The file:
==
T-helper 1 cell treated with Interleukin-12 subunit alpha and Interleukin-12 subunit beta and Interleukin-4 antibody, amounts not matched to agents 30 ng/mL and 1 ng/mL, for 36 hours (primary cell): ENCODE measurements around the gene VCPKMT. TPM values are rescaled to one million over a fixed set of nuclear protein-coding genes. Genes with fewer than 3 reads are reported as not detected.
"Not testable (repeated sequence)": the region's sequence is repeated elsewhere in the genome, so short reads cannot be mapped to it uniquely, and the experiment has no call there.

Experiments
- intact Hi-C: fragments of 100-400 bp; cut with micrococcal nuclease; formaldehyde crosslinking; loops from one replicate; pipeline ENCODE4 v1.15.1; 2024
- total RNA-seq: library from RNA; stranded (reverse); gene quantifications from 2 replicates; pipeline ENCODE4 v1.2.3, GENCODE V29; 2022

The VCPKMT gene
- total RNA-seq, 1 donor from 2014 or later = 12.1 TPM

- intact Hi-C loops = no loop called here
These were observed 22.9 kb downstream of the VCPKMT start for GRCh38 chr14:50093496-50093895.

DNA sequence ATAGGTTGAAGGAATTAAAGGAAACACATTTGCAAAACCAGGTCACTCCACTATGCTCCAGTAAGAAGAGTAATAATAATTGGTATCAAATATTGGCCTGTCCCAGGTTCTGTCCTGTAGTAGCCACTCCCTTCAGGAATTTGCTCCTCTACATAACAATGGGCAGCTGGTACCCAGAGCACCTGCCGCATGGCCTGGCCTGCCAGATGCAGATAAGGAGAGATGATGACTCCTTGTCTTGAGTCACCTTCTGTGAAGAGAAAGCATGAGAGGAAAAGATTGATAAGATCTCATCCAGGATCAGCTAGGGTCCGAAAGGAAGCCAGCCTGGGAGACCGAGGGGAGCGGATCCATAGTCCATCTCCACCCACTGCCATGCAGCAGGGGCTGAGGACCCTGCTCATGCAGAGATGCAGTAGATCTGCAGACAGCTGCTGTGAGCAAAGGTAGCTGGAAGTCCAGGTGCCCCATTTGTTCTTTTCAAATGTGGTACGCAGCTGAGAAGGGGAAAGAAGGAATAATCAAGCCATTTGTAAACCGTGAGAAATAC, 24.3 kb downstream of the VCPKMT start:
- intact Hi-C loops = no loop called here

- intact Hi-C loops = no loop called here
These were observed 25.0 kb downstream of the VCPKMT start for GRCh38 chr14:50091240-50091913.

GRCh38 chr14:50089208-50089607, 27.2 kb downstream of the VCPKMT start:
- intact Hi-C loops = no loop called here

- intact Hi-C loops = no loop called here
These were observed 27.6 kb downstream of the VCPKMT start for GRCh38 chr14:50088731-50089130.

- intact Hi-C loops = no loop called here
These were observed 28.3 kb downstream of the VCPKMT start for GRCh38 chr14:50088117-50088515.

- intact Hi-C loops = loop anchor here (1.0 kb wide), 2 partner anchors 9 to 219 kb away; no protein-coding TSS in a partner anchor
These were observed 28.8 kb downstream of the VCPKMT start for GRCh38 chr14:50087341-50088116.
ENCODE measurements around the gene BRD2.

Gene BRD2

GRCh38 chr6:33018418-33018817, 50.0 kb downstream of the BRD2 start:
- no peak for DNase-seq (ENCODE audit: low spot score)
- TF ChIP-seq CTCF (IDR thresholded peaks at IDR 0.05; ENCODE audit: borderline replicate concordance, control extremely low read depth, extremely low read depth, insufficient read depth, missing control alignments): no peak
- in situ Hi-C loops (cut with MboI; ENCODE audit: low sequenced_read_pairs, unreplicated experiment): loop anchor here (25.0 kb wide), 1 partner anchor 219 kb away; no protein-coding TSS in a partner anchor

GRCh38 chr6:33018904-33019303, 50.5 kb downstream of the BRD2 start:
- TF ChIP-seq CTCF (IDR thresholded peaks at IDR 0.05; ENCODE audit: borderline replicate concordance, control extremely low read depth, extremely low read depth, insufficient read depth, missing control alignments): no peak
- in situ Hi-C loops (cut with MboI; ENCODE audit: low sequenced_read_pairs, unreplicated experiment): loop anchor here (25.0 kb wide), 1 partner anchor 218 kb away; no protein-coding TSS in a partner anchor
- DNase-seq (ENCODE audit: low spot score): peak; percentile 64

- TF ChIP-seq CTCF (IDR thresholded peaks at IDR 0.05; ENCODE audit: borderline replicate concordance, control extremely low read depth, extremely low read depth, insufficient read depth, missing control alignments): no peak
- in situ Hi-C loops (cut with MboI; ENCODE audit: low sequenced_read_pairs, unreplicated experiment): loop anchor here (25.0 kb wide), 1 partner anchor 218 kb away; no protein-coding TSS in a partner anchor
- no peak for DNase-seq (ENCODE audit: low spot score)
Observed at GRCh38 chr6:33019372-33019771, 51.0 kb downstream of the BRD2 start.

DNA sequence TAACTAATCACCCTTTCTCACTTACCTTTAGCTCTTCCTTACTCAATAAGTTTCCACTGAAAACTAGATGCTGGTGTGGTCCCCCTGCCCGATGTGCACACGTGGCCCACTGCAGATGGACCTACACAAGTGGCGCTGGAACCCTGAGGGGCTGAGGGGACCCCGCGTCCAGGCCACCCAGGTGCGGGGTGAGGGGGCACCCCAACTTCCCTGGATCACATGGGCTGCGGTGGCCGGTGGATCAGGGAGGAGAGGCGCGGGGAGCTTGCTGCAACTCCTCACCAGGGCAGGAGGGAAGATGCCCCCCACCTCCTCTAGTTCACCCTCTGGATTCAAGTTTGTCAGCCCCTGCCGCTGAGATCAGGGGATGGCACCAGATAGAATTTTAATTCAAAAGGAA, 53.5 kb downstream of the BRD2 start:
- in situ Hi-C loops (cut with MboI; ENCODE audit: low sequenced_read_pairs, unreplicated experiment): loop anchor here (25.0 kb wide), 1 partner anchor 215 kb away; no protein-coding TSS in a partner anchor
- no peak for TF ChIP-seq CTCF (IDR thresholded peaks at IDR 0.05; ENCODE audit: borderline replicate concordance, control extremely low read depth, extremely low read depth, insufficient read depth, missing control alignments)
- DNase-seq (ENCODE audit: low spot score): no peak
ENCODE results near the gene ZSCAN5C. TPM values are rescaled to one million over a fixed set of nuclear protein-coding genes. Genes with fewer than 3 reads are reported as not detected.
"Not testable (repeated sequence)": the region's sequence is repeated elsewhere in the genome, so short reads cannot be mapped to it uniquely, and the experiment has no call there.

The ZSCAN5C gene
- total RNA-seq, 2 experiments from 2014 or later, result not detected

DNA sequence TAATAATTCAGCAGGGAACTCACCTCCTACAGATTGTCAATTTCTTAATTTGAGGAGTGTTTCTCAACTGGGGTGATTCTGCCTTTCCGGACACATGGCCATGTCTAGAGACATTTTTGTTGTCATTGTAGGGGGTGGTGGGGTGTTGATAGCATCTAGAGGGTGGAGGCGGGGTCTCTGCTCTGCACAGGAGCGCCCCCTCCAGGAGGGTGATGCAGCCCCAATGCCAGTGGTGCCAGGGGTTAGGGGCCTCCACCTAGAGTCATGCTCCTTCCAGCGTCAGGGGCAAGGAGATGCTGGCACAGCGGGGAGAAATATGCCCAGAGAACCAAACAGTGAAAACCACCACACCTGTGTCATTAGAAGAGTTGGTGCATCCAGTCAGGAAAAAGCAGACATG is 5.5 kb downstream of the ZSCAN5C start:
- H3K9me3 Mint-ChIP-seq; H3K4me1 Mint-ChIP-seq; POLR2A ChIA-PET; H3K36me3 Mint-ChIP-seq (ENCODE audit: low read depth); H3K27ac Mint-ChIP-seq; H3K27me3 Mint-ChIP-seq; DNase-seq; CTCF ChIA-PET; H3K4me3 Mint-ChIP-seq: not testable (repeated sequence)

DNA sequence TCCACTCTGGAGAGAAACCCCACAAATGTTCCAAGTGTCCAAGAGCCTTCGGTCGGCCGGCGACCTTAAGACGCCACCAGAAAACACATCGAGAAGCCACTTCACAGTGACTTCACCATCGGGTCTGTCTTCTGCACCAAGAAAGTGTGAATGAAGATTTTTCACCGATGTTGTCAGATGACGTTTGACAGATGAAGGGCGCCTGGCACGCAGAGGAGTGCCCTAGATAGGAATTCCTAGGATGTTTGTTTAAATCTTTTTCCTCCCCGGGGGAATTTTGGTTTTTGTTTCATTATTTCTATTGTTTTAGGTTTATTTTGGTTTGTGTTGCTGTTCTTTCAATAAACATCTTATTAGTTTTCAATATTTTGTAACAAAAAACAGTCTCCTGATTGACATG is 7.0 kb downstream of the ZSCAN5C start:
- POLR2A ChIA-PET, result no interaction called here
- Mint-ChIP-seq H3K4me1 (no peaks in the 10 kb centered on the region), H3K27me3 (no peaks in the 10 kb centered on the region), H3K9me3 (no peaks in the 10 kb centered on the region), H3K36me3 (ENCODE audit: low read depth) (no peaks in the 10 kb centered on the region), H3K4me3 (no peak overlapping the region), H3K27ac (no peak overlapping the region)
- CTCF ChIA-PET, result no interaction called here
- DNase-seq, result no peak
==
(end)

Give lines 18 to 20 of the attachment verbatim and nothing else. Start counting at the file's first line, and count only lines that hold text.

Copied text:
- intact Hi-C loops = no loop called here
These were observed 28.3 kb downstream of the VCPKMT start for GRCh38 chr14:50088117-50088515.

- intact Hi-C loops = loop anchor here (1.0 kb wide), 2 partner anchors 9 to 219 kb away; no protein-coding TSS in a partner anchor